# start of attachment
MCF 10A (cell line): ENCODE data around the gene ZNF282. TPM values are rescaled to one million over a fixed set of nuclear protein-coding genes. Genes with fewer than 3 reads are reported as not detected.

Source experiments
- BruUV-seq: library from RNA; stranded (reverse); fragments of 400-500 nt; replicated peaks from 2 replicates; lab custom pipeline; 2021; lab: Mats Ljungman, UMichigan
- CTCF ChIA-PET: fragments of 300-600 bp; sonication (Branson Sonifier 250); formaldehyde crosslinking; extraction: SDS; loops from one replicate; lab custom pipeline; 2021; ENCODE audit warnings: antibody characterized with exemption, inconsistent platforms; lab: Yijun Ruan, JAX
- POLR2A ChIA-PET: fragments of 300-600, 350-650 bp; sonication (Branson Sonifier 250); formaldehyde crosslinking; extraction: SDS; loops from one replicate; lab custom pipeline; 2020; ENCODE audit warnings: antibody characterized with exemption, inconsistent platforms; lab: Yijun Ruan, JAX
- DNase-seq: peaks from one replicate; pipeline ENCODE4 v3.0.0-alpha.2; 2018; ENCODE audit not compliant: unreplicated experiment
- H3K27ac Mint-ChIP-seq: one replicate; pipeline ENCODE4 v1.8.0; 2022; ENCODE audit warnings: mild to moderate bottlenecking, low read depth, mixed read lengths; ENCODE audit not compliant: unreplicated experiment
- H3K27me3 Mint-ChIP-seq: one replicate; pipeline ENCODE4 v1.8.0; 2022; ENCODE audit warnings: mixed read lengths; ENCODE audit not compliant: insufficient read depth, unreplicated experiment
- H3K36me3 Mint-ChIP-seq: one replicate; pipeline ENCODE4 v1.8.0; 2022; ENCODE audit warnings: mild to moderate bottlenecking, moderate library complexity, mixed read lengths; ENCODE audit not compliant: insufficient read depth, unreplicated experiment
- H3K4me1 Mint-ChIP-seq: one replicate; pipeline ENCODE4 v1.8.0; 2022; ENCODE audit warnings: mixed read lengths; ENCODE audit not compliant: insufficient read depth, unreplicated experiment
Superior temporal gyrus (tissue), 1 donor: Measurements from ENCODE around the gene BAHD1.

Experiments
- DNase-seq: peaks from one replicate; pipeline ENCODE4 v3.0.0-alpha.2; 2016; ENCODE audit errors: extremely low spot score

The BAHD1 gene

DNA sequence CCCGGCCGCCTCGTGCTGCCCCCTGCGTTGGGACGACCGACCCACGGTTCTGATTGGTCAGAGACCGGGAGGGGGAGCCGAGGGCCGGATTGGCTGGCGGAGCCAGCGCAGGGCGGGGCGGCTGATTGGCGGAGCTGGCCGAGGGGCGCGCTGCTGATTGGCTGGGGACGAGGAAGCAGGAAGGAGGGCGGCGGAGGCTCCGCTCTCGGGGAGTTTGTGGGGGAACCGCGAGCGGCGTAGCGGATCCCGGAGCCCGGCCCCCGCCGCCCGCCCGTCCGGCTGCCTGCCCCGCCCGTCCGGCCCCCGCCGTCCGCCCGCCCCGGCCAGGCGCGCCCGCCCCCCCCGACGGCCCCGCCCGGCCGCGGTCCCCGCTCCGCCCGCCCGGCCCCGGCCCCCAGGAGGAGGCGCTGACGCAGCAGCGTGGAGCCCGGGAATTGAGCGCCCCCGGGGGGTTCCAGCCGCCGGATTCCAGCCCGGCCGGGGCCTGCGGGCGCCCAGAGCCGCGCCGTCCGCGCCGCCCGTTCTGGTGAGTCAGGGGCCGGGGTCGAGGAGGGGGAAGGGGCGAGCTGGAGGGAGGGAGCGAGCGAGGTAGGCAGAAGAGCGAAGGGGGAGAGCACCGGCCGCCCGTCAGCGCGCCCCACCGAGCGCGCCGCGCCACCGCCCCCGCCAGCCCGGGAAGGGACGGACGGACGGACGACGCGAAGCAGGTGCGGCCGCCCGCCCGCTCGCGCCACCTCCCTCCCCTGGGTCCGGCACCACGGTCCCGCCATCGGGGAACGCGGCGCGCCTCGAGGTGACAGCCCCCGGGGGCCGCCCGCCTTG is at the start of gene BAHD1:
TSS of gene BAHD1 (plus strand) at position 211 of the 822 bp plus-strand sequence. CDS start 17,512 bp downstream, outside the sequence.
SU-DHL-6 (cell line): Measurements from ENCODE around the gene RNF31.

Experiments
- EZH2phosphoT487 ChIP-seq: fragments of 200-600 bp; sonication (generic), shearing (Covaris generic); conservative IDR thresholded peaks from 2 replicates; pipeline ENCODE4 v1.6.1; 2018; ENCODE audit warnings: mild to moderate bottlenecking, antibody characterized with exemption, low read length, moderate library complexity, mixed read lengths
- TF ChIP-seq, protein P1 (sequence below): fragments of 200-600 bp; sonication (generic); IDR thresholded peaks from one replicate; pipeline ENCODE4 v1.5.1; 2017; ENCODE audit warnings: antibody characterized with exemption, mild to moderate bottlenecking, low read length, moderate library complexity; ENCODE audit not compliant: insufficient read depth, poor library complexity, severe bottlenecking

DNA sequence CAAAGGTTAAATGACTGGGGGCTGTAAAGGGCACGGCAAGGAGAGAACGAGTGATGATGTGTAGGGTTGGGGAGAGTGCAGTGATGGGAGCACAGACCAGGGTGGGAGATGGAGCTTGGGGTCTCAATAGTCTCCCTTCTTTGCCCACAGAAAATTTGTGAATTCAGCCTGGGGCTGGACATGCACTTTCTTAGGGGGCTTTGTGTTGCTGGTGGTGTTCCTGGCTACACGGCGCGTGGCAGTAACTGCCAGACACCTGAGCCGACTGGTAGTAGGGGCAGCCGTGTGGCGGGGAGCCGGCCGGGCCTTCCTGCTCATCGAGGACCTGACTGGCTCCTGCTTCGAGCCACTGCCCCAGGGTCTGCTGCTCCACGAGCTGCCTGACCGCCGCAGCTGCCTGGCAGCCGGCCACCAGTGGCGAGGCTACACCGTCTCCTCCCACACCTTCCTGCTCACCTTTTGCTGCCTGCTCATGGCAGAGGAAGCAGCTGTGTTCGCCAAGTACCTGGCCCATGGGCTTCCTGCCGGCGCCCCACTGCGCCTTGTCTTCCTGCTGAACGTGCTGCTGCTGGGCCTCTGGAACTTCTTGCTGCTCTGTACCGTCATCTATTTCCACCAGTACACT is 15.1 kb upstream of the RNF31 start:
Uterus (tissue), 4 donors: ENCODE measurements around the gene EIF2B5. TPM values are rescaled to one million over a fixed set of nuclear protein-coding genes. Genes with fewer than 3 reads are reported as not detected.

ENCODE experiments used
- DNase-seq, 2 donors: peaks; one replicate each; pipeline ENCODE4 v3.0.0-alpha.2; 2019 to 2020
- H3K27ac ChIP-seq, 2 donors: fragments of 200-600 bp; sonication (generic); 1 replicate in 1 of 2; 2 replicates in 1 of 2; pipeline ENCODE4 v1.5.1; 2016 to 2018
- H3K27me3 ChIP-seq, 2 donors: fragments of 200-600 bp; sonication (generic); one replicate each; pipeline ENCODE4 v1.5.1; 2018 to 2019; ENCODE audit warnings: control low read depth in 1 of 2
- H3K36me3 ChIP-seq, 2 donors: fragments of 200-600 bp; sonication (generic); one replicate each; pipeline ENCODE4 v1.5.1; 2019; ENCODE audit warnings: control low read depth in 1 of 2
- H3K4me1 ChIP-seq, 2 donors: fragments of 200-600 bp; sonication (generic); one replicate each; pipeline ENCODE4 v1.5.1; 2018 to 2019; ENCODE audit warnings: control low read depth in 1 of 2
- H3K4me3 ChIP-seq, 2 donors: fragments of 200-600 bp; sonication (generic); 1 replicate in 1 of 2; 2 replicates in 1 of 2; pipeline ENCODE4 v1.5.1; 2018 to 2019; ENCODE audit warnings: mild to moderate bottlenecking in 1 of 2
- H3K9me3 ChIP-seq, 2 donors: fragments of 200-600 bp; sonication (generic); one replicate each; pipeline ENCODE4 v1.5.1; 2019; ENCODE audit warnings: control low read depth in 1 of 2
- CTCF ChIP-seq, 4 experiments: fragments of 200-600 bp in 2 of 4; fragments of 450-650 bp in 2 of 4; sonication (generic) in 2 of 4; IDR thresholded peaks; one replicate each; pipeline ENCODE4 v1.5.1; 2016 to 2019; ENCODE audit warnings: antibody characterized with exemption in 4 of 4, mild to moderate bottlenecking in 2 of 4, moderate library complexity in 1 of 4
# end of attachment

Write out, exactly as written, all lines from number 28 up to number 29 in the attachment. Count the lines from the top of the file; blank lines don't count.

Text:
- H3K4me1 ChIP-seq, 2 donors: fragments of 200-600 bp; sonication (generic); one replicate each; pipeline ENCODE4 v1.5.1; 2018 to 2019; ENCODE audit warnings: control low read depth in 1 of 2
- H3K4me3 ChIP-seq, 2 donors: fragments of 200-600 bp; sonication (generic); 1 replicate in 1 of 2; 2 replicates in 1 of 2; pipeline ENCODE4 v1.5.1; 2018 to 2019; ENCODE audit warnings: mild to moderate bottlenecking in 1 of 2